Prediction of Postoperative Nausea and Vomiting by Point-of-Care Gastric Ultrasound: Can We Improve Complications and Length of Stay in Emergency Surgery?

A Cohort Study

Valerio Cozza; Lorenzo Barberis; Gaia Altieri; Mario Donatelli; Gabriele Sganga; Antonio La Greca

Disclosures

BMC Anesthesiol. 2021;21(211) 

In This Article

Abstract and Introduction

Abstract

Background: Postoperative nausea and vomiting and postoperative ileus are common after major digestive surgery and represent one of the significant problems in Acute Care Surgery.

The delivery model of emergency surgery needs to be improved in order to foster a patient-centered care.

The multimodal approach suggested by Enhanced Recovery After Surgery (ERAS®) Guidelines is gaining widespread acceptance but is difficult to apply to emergency surgery.

Ultrasound examination of the gastric antrum allows a reliable assessment of gastric contents and volume and might help contribute to improve perioperative care in the emergency setting.

Methods: Gastric ultrasound examinations were performed preoperatively and postoperatively on forty-one patients undergoing emergency abdominal surgery. Gastric cross-sectional area (CSA) was measured, in order to estimate the gastric volume. The data obtained were used to evaluate a possible relationship between delayed gastric emptying and postoperative adverse event.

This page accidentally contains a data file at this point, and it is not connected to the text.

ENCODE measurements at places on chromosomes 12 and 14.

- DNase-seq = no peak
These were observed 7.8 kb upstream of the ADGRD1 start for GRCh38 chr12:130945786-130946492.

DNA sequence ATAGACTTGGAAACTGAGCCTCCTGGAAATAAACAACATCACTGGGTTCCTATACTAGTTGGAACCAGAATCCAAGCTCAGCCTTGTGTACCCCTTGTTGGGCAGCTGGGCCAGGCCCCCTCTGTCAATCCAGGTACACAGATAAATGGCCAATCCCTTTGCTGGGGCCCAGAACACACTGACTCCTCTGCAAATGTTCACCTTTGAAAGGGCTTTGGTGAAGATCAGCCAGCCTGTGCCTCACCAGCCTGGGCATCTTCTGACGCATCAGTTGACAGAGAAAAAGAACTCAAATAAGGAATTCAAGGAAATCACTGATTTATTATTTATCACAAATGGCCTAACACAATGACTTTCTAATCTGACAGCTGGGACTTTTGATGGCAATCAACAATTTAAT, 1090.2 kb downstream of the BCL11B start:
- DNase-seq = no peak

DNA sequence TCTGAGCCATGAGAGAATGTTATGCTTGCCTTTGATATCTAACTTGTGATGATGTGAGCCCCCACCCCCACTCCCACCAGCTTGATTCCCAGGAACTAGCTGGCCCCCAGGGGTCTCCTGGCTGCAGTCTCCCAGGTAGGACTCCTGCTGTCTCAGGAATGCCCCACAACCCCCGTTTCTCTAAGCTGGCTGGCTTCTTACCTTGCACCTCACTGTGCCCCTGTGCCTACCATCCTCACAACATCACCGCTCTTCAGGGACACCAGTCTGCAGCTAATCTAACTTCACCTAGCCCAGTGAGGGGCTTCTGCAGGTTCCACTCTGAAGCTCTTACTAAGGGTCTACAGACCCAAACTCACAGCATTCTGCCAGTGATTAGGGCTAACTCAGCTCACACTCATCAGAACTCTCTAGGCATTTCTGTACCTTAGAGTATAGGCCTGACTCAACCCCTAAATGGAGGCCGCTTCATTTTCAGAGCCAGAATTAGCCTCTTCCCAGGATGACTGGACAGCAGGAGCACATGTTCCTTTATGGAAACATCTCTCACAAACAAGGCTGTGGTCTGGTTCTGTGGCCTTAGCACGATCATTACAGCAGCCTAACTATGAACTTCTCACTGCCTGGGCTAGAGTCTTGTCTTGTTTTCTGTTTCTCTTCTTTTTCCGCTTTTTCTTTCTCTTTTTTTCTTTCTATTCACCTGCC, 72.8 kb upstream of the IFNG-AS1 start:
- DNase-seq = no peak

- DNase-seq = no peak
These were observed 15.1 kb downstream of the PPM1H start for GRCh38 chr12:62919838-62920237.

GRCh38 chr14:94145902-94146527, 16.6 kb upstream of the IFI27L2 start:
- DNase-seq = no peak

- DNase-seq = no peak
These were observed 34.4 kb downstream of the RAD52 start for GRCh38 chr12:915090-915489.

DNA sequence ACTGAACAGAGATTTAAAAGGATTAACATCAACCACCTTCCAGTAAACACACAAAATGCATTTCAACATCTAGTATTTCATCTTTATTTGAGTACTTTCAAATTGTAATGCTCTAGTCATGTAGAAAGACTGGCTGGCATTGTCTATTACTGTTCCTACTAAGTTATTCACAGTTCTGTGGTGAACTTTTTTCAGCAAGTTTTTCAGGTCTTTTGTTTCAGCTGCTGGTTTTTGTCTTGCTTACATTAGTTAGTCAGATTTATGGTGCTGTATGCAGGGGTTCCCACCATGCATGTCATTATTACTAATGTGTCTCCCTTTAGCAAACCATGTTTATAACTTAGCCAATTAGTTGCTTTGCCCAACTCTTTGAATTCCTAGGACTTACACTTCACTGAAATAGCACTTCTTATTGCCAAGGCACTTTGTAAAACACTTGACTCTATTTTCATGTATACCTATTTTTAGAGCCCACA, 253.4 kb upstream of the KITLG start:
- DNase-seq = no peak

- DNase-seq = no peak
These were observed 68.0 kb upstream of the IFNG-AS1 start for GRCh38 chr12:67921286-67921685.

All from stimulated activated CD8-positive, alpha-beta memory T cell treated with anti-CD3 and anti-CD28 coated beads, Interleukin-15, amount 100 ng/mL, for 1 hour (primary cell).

Results: Gastric antrum detection rate varied from 31.8% in open up to 78.9% in laparoscopic surgeries (p = 0.003). Six patients experienced adverse outcomes, had an antiemetic therapy administered and/or a nasogastric tube inserted. Mean CSA was significantly higher in this group (12.95 cm2 vs 6.12 cm2; p = 0.040).

Conclusions: Sensitivity of gastric ultrasound varies depending on surgical technique. A dilated gastric antrum is significantly related to postoperative adverse outcomes and a careful ultrasound follow-up might help tailor postoperative nutrition and antiemetic therapy. In patients who experienced adverse events, antral CSA showed an average increase of more than 50% over a period of 72 h after surgery. A relative measure could be used to predict the risk of postoperative ileus. Overall, gastric ultrasound seems to be a promising diagnostic tool and a useful way to integrate ERAS® protocol in emergency abdominal surgery.

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